34th Street And 9th Avenue
Kolkata In New York City, 59th And Lexington Avenue
And Birds, 58th And Lexington Ave, New York City
Someone suggested that I be featured in a popular photo blog last Spring. A letter of introduction was written, and a glowing recommendation was given. The response was strange….when confronted by the suggestion, all this young male blogger could say was that there were images of the homeless in my work and that it made him uncomfortable to have this type of imagery in his blog. Now I take many many pictures and they are most definitely not all of destitution and disaster. I found his reaction to be strangely disturbing….a few recent homeless pictures in New York City was enough to turn this situation into a corner? Most of my New York work is nothing at all like my project done in Los Angeles on Skid Row….a project that’s really not a project…. more like a calling, a lifetime that I hope to spend photographing the people of those streets. How can anyone considering modern photography leave out realism? In any case, so much of my recent work could certainly be categorized as “respectably” leaving out any references to homelessness so why categorize an entire body of work based on a facet or two? Very unsettling….that images of this reality are so distasteful to many young photo editors and bloggers that they just turn away….instead focusing their attention on pictures that capture the light side, or on images of poverty that are sanitized, color corrected and gentrified, and that fail to highlight the very real dirt and grit and ignorance that define many lives. It seemed that documentary images of poverty and extreme difficulties were acceptable if they came from Mexico or Africa or Syria…..but similarly disturbing images coming from the “First World” were somehow labeled incorrectly. The distaste runs so hard and deep and impermeable that disturbing imagery is easily and routinely dismissed by simply labeling it exploitation. At its heart, this dismissal is, I believe, a direct result of a culture immersed in its smartphone and less connected to what’s going on in the immediate surroundings. It enables a lack of sensitivity that can define and decide which images attain credibility and which ones are ignored. So…..I sent him an email, detailing and introducing myself and my work. And….he just completely ignored me.
And what happened after? I began to question myself. I thought maybe I should just stop shooting these pictures, or, at the very least, continue shooting them but don’t post them publicly. I was disgusted by this characterization of my efforts, and couldn’t believe that it mattered. But I realize that it does matter in today’s world.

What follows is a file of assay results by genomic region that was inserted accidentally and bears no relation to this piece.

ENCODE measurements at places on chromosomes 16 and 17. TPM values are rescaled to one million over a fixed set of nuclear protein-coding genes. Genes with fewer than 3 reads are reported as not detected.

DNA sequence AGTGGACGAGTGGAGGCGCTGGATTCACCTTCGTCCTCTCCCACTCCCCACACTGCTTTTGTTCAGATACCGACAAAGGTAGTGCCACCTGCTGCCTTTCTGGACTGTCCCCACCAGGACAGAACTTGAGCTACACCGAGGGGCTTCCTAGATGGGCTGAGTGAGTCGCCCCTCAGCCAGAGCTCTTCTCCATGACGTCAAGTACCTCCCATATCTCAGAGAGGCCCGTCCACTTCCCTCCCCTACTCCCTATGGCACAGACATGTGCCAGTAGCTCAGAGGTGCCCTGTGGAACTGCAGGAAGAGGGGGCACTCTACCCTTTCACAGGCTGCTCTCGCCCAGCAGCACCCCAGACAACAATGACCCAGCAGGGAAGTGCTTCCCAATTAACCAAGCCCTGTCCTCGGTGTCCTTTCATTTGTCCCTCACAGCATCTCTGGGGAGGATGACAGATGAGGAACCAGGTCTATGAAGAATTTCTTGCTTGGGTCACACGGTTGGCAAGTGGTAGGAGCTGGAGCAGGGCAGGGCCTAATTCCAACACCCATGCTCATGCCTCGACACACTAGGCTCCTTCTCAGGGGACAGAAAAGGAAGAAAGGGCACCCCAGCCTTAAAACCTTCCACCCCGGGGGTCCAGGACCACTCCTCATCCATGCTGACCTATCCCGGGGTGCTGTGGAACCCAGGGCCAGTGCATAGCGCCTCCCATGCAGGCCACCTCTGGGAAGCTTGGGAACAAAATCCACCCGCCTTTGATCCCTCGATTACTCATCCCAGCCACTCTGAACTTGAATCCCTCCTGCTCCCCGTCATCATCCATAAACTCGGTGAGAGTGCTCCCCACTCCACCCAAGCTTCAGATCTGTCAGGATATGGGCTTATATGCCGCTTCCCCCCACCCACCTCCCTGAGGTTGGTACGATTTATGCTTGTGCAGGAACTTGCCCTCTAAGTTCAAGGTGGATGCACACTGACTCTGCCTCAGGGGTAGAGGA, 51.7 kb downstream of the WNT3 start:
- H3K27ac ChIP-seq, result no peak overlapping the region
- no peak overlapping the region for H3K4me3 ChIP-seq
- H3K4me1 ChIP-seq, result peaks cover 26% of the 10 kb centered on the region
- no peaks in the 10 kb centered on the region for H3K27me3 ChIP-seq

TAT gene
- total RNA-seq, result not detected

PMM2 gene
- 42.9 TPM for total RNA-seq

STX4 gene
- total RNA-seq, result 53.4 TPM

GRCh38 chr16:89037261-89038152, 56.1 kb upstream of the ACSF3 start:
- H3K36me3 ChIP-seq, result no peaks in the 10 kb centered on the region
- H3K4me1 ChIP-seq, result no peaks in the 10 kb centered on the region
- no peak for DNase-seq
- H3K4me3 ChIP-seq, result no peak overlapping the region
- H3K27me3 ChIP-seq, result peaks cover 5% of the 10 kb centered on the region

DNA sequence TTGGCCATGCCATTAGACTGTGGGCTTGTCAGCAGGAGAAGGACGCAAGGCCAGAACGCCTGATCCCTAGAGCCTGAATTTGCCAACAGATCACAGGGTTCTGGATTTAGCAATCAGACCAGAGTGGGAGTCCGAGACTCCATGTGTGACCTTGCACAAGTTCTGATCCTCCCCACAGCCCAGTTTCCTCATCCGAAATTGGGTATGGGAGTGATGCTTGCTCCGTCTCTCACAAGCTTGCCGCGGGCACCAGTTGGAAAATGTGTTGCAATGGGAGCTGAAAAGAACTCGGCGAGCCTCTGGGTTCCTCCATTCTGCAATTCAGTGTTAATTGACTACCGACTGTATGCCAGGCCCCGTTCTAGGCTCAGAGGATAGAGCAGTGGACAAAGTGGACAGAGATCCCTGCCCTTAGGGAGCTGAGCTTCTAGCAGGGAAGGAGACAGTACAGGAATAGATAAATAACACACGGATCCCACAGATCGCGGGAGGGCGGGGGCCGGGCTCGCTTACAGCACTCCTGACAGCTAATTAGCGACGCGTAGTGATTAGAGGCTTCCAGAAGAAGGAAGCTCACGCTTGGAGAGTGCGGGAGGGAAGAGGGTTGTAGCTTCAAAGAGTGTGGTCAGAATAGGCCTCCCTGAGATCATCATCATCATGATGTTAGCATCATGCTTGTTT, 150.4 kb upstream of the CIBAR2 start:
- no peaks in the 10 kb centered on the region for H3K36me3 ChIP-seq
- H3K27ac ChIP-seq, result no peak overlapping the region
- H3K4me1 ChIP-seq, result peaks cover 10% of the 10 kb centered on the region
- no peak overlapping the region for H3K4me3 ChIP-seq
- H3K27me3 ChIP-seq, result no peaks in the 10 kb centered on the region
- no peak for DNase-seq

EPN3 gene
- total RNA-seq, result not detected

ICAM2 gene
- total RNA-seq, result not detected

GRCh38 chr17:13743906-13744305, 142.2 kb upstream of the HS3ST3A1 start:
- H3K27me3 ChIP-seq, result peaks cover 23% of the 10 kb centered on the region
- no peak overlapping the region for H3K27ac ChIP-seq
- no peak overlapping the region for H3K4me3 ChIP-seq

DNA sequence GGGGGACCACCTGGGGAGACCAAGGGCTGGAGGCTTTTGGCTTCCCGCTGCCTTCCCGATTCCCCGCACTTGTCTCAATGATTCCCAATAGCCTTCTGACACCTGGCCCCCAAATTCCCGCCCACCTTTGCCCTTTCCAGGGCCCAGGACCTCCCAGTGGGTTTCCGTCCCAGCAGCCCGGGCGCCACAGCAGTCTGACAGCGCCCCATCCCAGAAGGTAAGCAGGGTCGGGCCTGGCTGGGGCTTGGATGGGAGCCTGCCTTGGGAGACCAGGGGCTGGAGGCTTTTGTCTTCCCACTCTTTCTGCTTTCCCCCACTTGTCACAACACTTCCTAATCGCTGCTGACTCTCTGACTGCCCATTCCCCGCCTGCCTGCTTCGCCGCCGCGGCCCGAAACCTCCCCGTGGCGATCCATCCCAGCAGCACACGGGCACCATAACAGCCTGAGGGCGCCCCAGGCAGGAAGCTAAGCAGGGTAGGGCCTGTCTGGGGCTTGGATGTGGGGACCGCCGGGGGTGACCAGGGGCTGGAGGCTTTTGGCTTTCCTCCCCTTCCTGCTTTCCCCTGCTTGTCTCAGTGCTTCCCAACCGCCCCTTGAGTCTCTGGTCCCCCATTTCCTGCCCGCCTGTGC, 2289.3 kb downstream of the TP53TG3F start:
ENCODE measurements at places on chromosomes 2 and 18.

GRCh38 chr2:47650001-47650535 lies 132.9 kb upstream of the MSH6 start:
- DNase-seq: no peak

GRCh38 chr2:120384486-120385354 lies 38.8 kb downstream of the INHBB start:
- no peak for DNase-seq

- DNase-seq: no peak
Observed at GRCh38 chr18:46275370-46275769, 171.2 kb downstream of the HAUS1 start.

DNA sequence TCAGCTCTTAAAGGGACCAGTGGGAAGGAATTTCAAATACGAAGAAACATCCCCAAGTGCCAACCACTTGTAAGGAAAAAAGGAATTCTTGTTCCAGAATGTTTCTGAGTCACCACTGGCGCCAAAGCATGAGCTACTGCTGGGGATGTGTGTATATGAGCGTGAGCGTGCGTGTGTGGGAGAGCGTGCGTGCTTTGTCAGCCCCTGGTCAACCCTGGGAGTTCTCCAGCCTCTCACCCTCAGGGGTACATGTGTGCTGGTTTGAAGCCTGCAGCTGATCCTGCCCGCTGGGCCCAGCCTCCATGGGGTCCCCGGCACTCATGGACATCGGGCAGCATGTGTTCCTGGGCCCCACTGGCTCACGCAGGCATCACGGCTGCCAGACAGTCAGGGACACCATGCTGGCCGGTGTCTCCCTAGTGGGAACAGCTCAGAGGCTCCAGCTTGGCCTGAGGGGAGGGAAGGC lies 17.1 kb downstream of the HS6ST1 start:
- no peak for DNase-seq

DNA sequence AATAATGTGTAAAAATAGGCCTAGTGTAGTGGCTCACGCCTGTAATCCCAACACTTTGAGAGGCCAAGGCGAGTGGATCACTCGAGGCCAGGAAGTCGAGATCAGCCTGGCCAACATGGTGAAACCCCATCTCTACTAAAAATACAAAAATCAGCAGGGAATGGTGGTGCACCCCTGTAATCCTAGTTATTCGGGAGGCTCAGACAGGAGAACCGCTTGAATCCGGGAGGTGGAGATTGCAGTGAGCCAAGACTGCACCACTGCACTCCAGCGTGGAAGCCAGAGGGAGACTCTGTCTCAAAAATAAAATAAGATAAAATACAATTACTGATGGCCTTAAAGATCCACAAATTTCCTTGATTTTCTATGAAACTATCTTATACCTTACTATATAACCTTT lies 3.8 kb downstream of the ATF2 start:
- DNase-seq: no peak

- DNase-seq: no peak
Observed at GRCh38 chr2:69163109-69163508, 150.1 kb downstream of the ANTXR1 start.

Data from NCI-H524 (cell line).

So I walked past, along with everyone else. I submerged my impulse to walk over, to do a portrait or a street picture….held myself at bay, focused on other things and people…..and I stayed off the ground. Occasionally I succumbed but mostly I ignored. I needed to focus elsewhere. Which I do anyway, depending on my mood and the immediate vibe and circumstances I find myself in. But this was different. I stopped believing in the people in the business of photography. I began to realize that popularity was important in a way that was intensely disappointing. That it affected art, and exposure, and perceived achievement.
Then…..somehow I stopped caring. I realized that my perception of art and life and what’s important hadn’t changed, and that no matter what I wasn’t about to stop shooting exactly what I see. I went to J’Ouvert in Crown Heights and shot what I saw. I went to Philadelphia and shot what I saw. And I really felt that no matter what, I couldn’t walk past some electric scene or person without picking up my camera and it didn’t matter if it offended or made someone turn away. What mattered was that it was REAL. Real to me, in front of my face, obvious and beautifully in the moment. Why I picked up a camera in the first place.
It’s got to be about everything all at once. Everybody and everyone and everything all of the time, everyday.
No matter what.
5 thoughts on “Rules”
I think you will always find a select audience who understands and appreciates your work. Likewise, you will always find those who have aversion on what you do. Think of early Rock and roll, or Van Gogh. You please everybody and you please no one. Cheers.
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Thank you very much for commenting….you know, I thought about Van Gogh. I guess you’re correct….hopefully things will change….
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Many people look at poverty/misery ‘porn’ (I do not put you work into that category) when it’s from other cultures, but when it’s from your own culture it makes you feel guilty. Perhaps because when it’s from somewhere else, you don’t feel like you have to do anything about it. Perhaps it’s because you see these people every day and don’t know how to react to them. If you are photographing reality and others don’t like it, it’s their problem not yours. Personally, I find your work incredibly powerful.
Shoot what you see, shoot what you feel, tell a story.
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Keep going, these images need to be taken,have to be seen.
Your work is simply amazing. Your pictures are very powerful, more real that reality itself. This work is necessary. You would think that in the mobile phone era, every corner of our cities, every situation must have been seen and documented thousands of times. Instead, there are huge empty spaces, unseen, undocumented, avoided and ignored. The people in your pictures inhabit this hidden space and somehow you have the ability to enter in their lives and tell us of their way of life. It is so important that someone does that. I wish I had this talent.